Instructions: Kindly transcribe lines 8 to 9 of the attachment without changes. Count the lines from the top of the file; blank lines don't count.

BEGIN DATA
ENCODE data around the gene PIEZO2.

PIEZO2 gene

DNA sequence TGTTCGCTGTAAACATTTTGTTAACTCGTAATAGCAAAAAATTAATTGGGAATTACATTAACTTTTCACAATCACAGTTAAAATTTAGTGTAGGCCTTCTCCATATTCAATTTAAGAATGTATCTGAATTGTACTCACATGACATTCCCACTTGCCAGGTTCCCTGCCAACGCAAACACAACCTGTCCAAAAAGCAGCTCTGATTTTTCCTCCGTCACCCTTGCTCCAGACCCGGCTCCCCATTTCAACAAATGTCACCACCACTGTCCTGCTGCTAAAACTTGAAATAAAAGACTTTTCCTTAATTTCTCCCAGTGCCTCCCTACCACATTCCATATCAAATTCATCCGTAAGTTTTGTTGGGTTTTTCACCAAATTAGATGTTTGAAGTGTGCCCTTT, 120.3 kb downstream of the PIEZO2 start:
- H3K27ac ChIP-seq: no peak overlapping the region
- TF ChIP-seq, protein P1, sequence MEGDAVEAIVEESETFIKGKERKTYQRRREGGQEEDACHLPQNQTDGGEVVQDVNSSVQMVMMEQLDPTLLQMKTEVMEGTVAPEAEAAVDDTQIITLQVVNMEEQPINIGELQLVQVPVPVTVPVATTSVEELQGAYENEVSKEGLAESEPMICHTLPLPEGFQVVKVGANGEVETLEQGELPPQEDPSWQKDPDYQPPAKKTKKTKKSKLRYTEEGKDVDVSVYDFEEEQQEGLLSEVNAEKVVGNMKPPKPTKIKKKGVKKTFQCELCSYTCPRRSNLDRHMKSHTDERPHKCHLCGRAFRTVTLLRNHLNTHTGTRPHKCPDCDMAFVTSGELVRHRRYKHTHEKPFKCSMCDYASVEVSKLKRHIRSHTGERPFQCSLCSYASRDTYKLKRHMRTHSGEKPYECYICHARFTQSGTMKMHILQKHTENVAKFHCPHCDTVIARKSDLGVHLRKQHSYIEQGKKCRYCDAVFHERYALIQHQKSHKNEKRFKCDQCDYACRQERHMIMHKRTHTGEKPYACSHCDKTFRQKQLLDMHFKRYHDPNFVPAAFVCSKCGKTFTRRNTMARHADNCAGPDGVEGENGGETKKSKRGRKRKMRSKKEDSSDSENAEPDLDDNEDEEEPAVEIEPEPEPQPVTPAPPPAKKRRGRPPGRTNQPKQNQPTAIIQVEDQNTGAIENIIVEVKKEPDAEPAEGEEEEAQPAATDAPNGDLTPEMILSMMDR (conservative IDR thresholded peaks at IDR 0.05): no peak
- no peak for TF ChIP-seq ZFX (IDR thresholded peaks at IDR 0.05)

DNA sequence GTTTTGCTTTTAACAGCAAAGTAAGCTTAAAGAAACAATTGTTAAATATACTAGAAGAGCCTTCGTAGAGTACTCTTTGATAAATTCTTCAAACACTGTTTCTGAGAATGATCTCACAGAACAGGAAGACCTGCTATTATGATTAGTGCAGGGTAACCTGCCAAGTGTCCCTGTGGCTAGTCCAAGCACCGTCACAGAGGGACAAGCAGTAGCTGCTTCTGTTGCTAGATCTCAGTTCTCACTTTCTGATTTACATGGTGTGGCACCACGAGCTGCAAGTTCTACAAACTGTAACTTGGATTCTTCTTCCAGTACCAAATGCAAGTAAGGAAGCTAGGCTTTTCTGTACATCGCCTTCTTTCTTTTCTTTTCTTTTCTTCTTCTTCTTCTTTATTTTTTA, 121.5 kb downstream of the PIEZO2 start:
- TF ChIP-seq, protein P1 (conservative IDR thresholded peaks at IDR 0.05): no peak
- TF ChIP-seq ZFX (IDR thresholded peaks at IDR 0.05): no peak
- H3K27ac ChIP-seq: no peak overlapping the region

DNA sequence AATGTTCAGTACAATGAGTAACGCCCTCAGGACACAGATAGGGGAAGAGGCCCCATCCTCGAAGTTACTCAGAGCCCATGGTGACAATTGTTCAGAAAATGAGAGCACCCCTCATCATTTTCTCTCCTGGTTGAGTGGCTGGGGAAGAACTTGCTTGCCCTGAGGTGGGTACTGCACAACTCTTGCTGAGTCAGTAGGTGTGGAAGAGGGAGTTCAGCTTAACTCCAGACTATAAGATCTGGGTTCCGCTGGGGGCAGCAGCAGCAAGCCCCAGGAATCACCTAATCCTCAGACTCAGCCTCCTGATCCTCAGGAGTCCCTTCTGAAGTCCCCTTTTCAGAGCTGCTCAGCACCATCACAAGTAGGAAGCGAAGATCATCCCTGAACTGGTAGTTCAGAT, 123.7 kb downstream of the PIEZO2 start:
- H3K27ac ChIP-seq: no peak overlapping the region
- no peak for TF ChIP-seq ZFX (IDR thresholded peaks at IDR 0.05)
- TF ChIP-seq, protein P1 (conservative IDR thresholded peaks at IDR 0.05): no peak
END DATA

- TF ChIP-seq, protein P1 (conservative IDR thresholded peaks at IDR 0.05): no peak
- TF ChIP-seq ZFX (IDR thresholded peaks at IDR 0.05): no peak